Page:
True Religion


The recent visit of Pope Francis to the United States appears to have stirred both interest and debate on about “religion.” I have been both delighted to hear open conversation about church-related issues and dismayed at the level of hostility expressed toward organized religion during the course of them.  The very first comment I received in response to my initial blog post was less vehement in its disagreement with my ideas than it was in condemning my involvement in organized religion.  According to this individual, the solution to gun violence is not getting rid of guns, but getting rid of religion.

That’s quite a broad generalization.  While there is no doubt that a vast number of crimes have been committed in the name of God, a great deal of good has also occurred as a result of religious belief.  Whether the balance tips to the side of good or evil depends a great deal on how you think about “religion.”  Put in the simplest terms, a religion is simply a collection of beliefs.  And people need something to believe in.

Or so says Psychologist Steven Reiss, who has written a book called, “The 16 Strivings for God.”[1] According to Reiss, human beings are motivated by sixteen “basic [human] desires.”[2] Religions satisfy these desires.  Reiss suggests that people are more or less attracted to organized religion based on which of these motivations they value most. For example, people who value acceptance are attracted to religions which espouse community values.

Reiss’s work doesn’t necessarily suggest that belief in God is foundational to religion.  If you define religion only as a series of beliefs, then you can blame pretty much all of the world’s ills on “religion,” since under it political ideologies, cultural practices, and economic systems qualify as religions.  A recent survey indicates, however, that most Americans actually do believe in some kind of creative force in the universe beyond that belonging to human beings.[3]  Although the majority of individuals surveyed also professed to belong to some form of religion, a respectable forty-six percent of them said they did not.  An additional thirty-three percent of such people – frequently referred to as “nones” because they answer “none” in response to religious affiliation questions – also indicated that they believe that there is a creator who “defines morality.”

What this suggests to me -and what is consistent with my experience as a psychologist – is that with very few exceptions human beings seek meaning for and in their lives.  What Dr. Reiss’s research tells us is that people often find it in the context of communal, structured systems of belief – and through worship.  David Foster Wallace proposed that “in the day-to day trenches of adult life, there is actually no such thing as atheism…There is no such thing as not worshipping.  Everybody worships. The only choice we get is what to worship. And the compelling reason for maybe choosing some sort of god or spiritual-type thing to worship…is that pretty much anything else you worship will eat you alive.”[4]  In other words, we have to revere something – but valuing the acquisition of money, power, and beauty instead of spiritual and moral growth is neither good for us, nor our neighbors.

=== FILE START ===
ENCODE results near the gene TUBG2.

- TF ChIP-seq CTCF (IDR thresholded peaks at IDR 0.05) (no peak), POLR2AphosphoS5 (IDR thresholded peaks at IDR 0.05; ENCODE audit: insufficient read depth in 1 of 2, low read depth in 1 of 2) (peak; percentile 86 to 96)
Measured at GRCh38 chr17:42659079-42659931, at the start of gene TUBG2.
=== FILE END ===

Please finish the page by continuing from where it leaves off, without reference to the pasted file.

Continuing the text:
The truth is that as far as I can tell, the basic principles of most organized religions are good – and that’s why people are drawn to them. Who objects to loving one another?  Who objects to the idea of taking care of your neighbors?  Who objects to honoring your elders – or to prohibitions against stealing and killing and lying?  I don’t think that even people who believe religious organizations are evil actually object to such religious principles.  They object to what human beings have done to religions – and in the name of them.  The idea of being organized as a group or community to uphold basically positive human values is not wrong.  It is the corruption of such organizations that is.  But the alternative is no better – because an unwillingness to believe in anything outside of the self fosters only isolation, alienation, and chaos.  Religions needn’t be dismantled, but they do need to be reformed and refreshed.  They need people who object to the evil religions have caused in the past to commit to their future – to correct what has become corrupted, to refresh what is good, and to bring renewed energy to the task of loving one another and meeting our basic human needs. That is a conversation worth having.

[1]Mercer University Press, 2016.

[2]Reiss, S. (2004). The 16 strivings for God. Zygon39, 303-320.

[3]Cathy Lynn Grossman, “Religious or not: many Americans see a creator’s hand,” Religious News Service, October 7, 2015,

[4]David Foster Wallace (2009). “This Is Water: Some Thoughts, Delivered on a Significant Occasion, about Living a Compassionate Life, “Little Brown & Co.

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